The old adage “time is money” is not just a figurative saying; when it comes to collecting past-due invoices, it’s literal as well. According to the Commercial Law League of America, the longer you wait to go after money that’s owed to your business, the less likely you are to collect it. About a quarter of receivables become uncollectible at three months delinquent, more than 40 percent at six months, and fully three quarters at 12 months past due. “A small collection problem can become a large collection problem quickly if it is put on the back burner,” warns Jill S. Marks, an attorney at Sage Law Practice Group, PC, based in Hampton, Virginia.


Uncollectible receivables represent a total write-off to the creditor, the worst type of all collections-related losses. But there are also costs associated with invoices that are eventually paid but well past the due date. This is known as the time value of money, and the formula to determine it is PV=C / (1 – Cost of Capital); PV is the present value of the amount owed, C is the cash collected, Cost of Capital is the business’s annualized cost of money or expected return, and n is the number of periods in the future the collection occurs.


More detailed information on the time value of money can be found here, but what it really boils down to is that “cash is fungible—if it doesn’t come from one source (accounts receivable), it’ll have to come from another,” says Mitchell D. Weiss, adjunct professor of finance and a board member at the University of Hartford’s Barney School of Business.


Insufficient collection efforts often are the beginning of a company’s cash flow constraints, says Clint Sallee, president of Fidelity Creditor Service, a collection agency based in Glendale, California. Another old adage is “the squeaky wheel gets the grease,” and in this context it means businesses are more likely to get paid when they take a proactive approach to collections. “Once you know that the customer is not going to make prompt and complete payment, don’t wait for something magical to happen,” Sallee advises. “Get proactive. Escalate the issue internally or up the chain of command at the debtor’s company—or both. If that doesn’t work, consider your external options.”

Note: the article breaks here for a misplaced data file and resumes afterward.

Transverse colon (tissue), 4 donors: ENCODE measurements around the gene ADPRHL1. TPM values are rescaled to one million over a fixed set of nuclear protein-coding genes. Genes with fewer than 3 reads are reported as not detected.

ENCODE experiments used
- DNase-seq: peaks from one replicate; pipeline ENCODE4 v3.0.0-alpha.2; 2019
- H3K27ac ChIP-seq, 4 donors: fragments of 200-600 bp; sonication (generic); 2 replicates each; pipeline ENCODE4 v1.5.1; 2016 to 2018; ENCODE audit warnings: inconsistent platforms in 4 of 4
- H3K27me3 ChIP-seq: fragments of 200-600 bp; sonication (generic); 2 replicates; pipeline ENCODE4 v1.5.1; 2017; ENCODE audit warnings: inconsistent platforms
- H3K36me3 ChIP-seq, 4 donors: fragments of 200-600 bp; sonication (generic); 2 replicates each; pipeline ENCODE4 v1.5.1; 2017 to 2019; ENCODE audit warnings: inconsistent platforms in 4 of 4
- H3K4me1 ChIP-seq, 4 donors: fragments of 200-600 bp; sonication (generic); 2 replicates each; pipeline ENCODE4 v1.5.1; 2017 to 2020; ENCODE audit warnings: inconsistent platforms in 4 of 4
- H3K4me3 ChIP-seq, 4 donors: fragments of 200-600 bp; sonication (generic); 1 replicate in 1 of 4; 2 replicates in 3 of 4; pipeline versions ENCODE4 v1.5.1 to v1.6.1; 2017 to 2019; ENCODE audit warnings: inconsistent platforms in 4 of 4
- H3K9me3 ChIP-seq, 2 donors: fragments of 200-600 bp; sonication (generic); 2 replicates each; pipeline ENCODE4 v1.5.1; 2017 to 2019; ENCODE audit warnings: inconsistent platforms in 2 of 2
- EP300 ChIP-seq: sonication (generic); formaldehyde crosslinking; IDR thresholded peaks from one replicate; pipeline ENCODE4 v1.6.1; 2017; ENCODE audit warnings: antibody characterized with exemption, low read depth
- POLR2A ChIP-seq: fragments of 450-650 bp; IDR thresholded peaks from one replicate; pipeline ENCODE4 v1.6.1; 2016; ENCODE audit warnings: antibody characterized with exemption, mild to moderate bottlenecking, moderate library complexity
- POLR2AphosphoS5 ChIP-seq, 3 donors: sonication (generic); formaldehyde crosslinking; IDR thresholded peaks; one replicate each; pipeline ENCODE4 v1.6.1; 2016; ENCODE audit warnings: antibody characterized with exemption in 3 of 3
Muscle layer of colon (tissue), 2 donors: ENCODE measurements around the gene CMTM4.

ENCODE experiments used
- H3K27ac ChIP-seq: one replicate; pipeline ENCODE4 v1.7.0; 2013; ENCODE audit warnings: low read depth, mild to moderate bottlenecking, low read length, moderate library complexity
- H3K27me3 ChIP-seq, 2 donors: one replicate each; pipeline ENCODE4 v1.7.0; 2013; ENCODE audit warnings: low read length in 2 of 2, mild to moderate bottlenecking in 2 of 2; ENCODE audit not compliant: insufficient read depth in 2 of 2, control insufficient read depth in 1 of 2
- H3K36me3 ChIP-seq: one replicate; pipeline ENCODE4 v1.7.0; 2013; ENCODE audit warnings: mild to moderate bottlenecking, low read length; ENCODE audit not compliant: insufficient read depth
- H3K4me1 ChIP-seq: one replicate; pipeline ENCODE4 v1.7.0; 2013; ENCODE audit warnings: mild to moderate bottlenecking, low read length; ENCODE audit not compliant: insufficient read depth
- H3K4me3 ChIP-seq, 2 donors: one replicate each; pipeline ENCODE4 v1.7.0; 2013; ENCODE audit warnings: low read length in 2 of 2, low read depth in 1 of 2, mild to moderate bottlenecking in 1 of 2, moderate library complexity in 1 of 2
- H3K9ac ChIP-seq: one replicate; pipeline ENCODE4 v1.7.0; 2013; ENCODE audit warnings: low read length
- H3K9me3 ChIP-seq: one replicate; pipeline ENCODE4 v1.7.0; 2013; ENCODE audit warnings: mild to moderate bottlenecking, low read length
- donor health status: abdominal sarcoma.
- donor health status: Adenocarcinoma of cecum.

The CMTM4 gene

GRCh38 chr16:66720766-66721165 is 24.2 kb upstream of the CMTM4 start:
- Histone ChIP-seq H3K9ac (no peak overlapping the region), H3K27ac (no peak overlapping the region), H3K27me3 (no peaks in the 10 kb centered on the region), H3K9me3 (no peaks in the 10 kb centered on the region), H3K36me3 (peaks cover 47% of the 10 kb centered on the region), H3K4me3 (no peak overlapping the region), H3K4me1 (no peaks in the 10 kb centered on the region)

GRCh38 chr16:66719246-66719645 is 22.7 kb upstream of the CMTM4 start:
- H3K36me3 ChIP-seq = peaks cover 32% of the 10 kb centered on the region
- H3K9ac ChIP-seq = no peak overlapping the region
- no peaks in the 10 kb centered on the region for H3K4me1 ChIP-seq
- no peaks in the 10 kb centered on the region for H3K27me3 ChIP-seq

Elliott M Portman, an attorney and partner in the creditor’s rights department at Roe Taroff Taitz & Portman, LLP in Bohemia, New York, suggests these best practices to improve collection efforts:

  • Speed up the payment cycle; for 30-day accounts, call on day 31.
  • Tone and tenor are essential; don’t apologize about asking for what is legitimately due you.
  • Get credit card information when an account is opened; faster payment can offset transaction costs.
  • Make sure invoices are correct and complete.
  • Understand client payment cycles; time your invoices to arrive a few days prior to the day they issue checks.
  • Add payment options such as online.
  • Get invoices out faster; on large jobs, invoice segments as completed.
  • Know your customer’s stress points; if you are their key supplier, remind them during the collection call.
  • Revoke credit privileges for customers who default on terms.


Of course, business owners don’t want to alienate or offend customers unnecessarily, and that can be avoided by using a customer service approach on the first delinquent account call, suggests Jeff DiMatteo, president of American Profit Recovery, a Marlborough, Massachusetts-based collection agency with additional offices in Michigan and North Carolina. “Let the customer know you care and want to know if there were any issues with the service or product.” However, if the customer cuts off communication, that’s a red flag signaling it’s time to implement a more assertive approach. “If diplomacy is important to your business on your aged debt, make sure the collection agency you have working on your behalf is in line with your business values,” adds DiMatteo, who is also president of the New England Collectors Association.


Disclaimer: Since the details of your situation are unique, you should always seek the services of a qualified CPA, tax advisor, and/or other financial professional.

Article provided by Inc. ©Inc.

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